Business

April 11, 2024

Transfer of pension money out of Nigeria escalates

Pension fund

•As January 2024 outflow outstrips entire 2023  

•Q1’24 figures    set to exceed N1trn 

 •Local pension fund managers lament fate

•Stakeholders call for level playing field

By Rosemary Iwunze

Apparently driven by instability in Nigeria’s foreign exchange market, pension managers affiliated to foreign partners are now intensifying transfer of accumulated pension assets to their home countries.

Financial Vanguard findings reveal that about N416.4 billion was moved out of Nigeria to overseas financial investments in January 2024 alone, far more than N251.1 billion in the fourth quarter of 2023, Q4’23.

The outflow had grown by N124 billion in the entire 2023 but it grew by N165.3 billion in January 2024 alone, a development which pension industry observers believe will see first quarter outflow in excess of N1 trillion. 

The pension industry has 19 Pension Fund Administrators (PFAs) and five CPFAs while three of the CPFAs are affiliated to internationally oil companies namely, Agip CPFA Limited, Shell Nig. CPFA Ltd, and TotalEnergies EP Nigeria CPFA Limited.

Under Nigeria’s existing pension law, the local PFAs and the other two CPFAs are not permitted to invest offshore, while the foreign affiliated CPFAs are allowed to invest offshore.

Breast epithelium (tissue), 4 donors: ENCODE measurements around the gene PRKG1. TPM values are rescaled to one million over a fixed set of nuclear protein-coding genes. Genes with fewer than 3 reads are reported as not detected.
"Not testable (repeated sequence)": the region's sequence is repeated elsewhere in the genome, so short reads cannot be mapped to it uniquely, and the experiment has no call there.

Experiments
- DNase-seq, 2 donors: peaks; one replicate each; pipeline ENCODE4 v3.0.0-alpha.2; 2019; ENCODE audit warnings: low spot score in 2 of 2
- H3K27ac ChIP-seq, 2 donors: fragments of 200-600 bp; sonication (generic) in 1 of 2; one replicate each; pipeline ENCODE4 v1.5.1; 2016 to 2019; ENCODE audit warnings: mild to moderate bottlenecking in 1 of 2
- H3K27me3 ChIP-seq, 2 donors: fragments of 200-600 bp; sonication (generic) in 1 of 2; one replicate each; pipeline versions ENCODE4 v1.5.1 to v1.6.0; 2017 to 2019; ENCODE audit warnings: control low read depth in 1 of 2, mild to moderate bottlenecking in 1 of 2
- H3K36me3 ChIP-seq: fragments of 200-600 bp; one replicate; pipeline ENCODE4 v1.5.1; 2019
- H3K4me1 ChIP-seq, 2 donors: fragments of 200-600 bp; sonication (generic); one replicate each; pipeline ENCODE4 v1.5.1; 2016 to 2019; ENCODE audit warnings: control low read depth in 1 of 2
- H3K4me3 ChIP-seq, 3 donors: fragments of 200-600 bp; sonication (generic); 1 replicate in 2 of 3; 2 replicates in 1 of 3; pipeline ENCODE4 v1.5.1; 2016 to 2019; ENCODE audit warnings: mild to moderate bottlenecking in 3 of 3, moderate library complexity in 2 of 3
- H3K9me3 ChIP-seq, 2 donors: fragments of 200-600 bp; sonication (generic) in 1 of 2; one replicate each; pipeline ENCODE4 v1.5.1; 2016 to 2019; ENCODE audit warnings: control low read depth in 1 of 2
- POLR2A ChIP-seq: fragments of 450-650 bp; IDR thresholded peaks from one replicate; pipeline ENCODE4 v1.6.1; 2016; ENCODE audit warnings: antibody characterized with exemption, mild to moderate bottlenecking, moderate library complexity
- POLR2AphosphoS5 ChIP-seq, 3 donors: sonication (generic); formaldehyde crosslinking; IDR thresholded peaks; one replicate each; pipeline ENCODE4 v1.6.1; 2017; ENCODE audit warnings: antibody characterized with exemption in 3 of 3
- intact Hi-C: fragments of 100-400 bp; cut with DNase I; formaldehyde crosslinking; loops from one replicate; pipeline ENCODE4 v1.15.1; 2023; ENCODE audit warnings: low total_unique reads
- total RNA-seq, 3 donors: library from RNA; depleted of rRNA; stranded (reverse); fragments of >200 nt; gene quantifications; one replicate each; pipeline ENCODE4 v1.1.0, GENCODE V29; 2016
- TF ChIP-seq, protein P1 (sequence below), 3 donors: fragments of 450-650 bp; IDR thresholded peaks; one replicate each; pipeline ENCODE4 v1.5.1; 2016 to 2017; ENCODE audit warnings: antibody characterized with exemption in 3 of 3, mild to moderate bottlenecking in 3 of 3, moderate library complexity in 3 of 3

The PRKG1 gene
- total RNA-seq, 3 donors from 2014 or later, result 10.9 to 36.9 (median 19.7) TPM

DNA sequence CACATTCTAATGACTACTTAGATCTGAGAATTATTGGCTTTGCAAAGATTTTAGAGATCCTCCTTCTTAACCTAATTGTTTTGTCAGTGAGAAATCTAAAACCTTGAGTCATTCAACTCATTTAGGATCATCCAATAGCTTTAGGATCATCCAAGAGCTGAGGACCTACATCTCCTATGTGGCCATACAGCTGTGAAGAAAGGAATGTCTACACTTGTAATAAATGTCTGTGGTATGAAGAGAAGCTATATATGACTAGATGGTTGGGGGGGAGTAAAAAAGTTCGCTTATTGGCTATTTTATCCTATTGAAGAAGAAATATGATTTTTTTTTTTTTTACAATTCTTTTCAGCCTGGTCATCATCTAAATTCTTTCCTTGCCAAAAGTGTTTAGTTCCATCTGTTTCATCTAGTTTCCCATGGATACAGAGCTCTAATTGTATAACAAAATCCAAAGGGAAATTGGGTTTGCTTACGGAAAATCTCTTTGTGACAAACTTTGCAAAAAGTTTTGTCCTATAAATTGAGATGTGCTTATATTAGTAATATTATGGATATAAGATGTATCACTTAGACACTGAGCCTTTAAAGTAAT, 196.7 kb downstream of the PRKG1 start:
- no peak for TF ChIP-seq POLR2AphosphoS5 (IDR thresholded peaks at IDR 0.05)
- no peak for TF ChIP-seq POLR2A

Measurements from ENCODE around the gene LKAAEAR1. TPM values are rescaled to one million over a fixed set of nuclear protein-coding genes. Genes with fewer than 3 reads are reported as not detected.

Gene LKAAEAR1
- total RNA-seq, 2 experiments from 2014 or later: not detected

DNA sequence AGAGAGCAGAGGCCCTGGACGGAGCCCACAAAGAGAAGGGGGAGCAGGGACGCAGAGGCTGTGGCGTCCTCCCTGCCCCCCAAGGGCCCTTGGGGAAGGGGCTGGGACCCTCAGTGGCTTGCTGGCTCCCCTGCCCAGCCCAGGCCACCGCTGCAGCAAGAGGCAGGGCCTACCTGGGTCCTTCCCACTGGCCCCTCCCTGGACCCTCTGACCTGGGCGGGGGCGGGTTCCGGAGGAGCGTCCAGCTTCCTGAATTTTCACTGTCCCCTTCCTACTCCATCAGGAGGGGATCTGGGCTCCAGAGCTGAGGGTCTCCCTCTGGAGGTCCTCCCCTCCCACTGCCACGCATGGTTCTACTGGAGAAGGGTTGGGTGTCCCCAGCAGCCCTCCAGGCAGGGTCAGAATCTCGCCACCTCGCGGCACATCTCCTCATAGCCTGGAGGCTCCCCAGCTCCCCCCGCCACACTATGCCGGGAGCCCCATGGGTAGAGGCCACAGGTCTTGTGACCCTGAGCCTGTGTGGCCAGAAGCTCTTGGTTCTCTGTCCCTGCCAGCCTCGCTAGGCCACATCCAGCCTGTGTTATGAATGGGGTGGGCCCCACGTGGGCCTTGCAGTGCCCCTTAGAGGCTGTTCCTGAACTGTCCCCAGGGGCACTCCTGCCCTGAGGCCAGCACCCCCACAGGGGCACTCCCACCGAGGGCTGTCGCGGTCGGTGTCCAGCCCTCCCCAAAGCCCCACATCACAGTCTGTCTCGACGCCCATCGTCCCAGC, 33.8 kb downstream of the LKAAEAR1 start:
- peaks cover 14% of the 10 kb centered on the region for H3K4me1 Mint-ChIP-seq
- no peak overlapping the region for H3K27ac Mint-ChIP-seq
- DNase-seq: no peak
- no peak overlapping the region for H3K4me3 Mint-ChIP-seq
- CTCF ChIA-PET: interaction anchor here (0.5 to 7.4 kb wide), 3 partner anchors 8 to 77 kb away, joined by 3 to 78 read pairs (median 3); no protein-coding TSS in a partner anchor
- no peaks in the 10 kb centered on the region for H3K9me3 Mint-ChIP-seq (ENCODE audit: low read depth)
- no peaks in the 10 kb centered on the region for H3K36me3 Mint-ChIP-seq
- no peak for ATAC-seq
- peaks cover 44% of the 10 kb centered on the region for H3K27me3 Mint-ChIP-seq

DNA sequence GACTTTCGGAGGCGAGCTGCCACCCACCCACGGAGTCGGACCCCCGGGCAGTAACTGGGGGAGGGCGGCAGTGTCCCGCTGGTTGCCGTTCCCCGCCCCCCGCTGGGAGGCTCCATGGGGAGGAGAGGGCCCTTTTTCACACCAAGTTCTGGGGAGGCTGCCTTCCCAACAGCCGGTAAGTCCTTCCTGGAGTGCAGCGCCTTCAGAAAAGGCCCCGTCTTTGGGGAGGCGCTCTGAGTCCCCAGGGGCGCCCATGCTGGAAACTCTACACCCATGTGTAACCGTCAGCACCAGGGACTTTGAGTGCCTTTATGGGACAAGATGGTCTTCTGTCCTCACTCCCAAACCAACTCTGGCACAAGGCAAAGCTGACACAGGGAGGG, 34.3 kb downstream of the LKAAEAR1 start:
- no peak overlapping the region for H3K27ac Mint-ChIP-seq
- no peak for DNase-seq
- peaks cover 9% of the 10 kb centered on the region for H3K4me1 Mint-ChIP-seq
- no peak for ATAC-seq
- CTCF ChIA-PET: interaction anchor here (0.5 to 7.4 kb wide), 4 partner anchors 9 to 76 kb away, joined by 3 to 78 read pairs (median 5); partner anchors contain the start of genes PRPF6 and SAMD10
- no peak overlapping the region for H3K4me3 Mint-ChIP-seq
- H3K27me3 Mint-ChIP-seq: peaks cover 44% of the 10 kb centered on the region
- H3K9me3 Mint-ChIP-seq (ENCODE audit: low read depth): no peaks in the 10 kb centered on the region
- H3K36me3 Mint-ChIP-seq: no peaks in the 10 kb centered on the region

This pattern, according to industry operators, is not balanced because while the affiliated CPFAs have more investment options, the local PFAs are confined only to the Nigerian market.

They also argue that while the pension assets of the foreign affiliated CPFAs can withstand any naira devaluation, the pension assets of PFAs can be easily eroded in the event of massive naira devaluation.

Meanwhile, analysis of data released by the National Pension Commission, PenCom, show that in January 2024, PFAs investment in domestic ordinary shares increased by 18.75 per cent to N1.9 trillion from N1.6 trillion recorded in December 2023, however, affiliated CPFAs investment in foreign ordinary shares jumped by 58.5 per cent to N320.5 billion from N202.2 billion recorded in December 2023.

On the other hand, PFAs investment in local money market securities in January  2024 declined by 0.61 per cent to N1.61 trillion from N1.62 trillion in December 2023, however, CPFAs investment in foreign money market securities skyrocketed by 96.1 per cent to N95.86 billion from N48.88 billion recorded in December 2023.

Further analysis of the data show that in the fourth quarter of 2023, Q4’23, PFAs investment in domestic ordinary shares increased by 14.3 per cent to N1.6 trillion from N1.4 trillion recorded in Q3’23, however, CPFAs investment in foreign ordinary shares jumped by 31.6 per cent to N202.2 billion from N153.7 billion in Q3’23.

In Q3’23, PFAs investment in local money market securities increased by 2.06 per cent to N1.59 trillion from N1.56 trillion, meanwhile CPFAs investment in foreign money market securities skyrocketed by 36.14 per cent to N50.9 billion from N20.79 billion recorded in Q2’23.